California nighttime curfew to start Saturday
Newsom limits movements from 10 p.m. to 5 a.m. as the outbreak worsens; gatherings, restaurants affected; aim is to stop the spread of new infections
By Marisa Kendall, Evan Webeck, Roxana Kopetman and Anne Valdespinon | Staff writers
Gov. Gavin Newsom on Thursday announced a curfew limiting the nighttime movements of more than 90% of Californians, including those in Orange County.
The order, intended to deal with a worrying surge in novel coronavirus cases, requires most non-essential work, movement and gatherings to stop between 10 p.m. and 5 a.m. The order goes into effect 10 p.m. Saturday. It applies to counties in the purple tier — or 41 of the state’s 58 counties. That includes all Southern California counties. “The virus is spreading at a pace we haven’t seen since the start of this pandemic, and the next several days and weeks will be critical to stop the surge. We are sounding the alarm,” Newsom wrote in a news release. “It is crucial that we act to decrease transmission and slow hospitalizations before the death count surges. We’ve done it before and we must do it again.”
The idea is to reduce opportunities for disease transmission, according to the governor’s office, as activities taking place at night are more likely to be non-essential social gatherings, during which people may be more likely to become intoxicated — making them less likely to adhere to mask-wearing and other health guidelines.
The new curfew will affect some restaurants more than others, local owners say. Seen here, co-owner Kate Perry stands with owner and executive Chef Mark McDonald at Old Vine Kitchen & Bar at The Camp in Costa Mesa last year. MARK RIGHTMIRE — STAFF PHOTOGRAPHER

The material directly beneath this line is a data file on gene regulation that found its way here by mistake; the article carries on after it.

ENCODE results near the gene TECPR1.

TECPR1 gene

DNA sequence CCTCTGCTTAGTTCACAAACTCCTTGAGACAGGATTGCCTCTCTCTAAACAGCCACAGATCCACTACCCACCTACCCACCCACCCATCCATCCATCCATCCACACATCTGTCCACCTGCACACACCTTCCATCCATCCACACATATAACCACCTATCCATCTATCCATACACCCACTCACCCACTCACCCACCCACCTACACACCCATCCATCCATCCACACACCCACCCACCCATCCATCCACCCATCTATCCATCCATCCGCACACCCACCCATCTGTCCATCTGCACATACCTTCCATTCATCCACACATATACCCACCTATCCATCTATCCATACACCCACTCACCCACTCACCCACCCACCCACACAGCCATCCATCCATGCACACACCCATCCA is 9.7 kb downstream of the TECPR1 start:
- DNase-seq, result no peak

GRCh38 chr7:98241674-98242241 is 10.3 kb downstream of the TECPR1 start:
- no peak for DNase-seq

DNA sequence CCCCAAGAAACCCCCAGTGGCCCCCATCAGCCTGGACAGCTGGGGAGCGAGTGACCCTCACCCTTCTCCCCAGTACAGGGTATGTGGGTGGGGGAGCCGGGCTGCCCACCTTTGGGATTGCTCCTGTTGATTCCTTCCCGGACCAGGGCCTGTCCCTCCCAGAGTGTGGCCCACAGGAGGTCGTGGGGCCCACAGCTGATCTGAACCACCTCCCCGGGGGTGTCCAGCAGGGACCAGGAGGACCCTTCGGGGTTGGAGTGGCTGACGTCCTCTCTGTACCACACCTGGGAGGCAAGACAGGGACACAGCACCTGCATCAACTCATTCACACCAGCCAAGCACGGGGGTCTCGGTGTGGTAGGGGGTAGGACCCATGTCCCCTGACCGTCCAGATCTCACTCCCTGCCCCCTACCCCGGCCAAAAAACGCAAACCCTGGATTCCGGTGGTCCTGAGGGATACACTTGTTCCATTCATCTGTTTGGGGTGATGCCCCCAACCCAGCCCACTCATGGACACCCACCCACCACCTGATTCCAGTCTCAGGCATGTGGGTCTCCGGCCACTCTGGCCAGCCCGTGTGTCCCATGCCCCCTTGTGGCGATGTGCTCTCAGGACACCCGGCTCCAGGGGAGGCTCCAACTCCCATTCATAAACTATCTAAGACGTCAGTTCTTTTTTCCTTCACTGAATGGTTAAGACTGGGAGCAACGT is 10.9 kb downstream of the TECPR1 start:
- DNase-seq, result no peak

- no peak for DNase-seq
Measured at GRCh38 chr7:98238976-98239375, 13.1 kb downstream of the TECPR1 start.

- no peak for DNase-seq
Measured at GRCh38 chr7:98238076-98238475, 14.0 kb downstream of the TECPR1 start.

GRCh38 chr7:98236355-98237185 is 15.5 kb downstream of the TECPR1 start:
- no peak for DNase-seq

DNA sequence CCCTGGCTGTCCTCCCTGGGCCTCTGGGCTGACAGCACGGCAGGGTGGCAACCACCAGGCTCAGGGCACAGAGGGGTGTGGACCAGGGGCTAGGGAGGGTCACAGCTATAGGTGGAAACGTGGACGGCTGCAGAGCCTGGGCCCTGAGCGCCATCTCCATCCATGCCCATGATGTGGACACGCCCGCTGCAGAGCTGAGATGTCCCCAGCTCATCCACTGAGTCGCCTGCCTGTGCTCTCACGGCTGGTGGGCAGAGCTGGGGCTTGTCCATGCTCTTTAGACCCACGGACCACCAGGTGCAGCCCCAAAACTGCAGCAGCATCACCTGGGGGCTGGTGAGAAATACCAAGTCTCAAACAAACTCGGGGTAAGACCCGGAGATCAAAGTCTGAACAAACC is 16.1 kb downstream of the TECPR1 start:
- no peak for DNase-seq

Under the order, people from the same household are allowed to venture out together after 10 p.m. as long as they don’t interact with anyone else. The order does not apply to people without housing.
Dr. John Swartzberg, clinical professor emeritus of infectious diseases and vaccinology at the UC Berkeley-UCSF Joint Medical Program, said he was “delighted” by Thursday’s curfew order.
“Because we need to be doing more aggressive things to take this on, to really change the direction that things are going,” he said. “Because they’re going very quickly in the wrong direction.”
Swartzberg would like to see the state go even further, even reverting to the full stay-at-home order imposed in March. But the curfew is an important step, he said. For one thing, it sends a strong message to the public that the surge in cases must be taken seriously.
There is no mention in the order of how the curfew will be enforced, which people on the Safe Places OC Facebook page, where Orange County residents post about the pandemic and safety measures, said is important to make the mandate effective.
“These measures need to be coupled with meaningful enforcement, or else the death toll will continue to increase,” said Huntington Beach resident Mark Bixby.
Orange County Sheriff Don Barnes said in a statement that his department has taken an “education-first approach” to enforcing public health orders. “At this time, due to the need to have deputies available for emergency calls for service, deputies will not be responding to requests for face-coverings and social gatherings-only enforcement,” he said. With the holiday season around the corner, the governor’s order will mean fewer if any parties at O’Malley’s in Seal Beach, said manager Sean Byrne.
“It’s going to hurt even more,” said Byrne, whose Irish pub and restaurant on Main Street stays open until midnight on Fridays and Saturdays. “But we get up on Monday and just hope to get through the week. We’ll remain optimistic. There’s nothing else we can do.”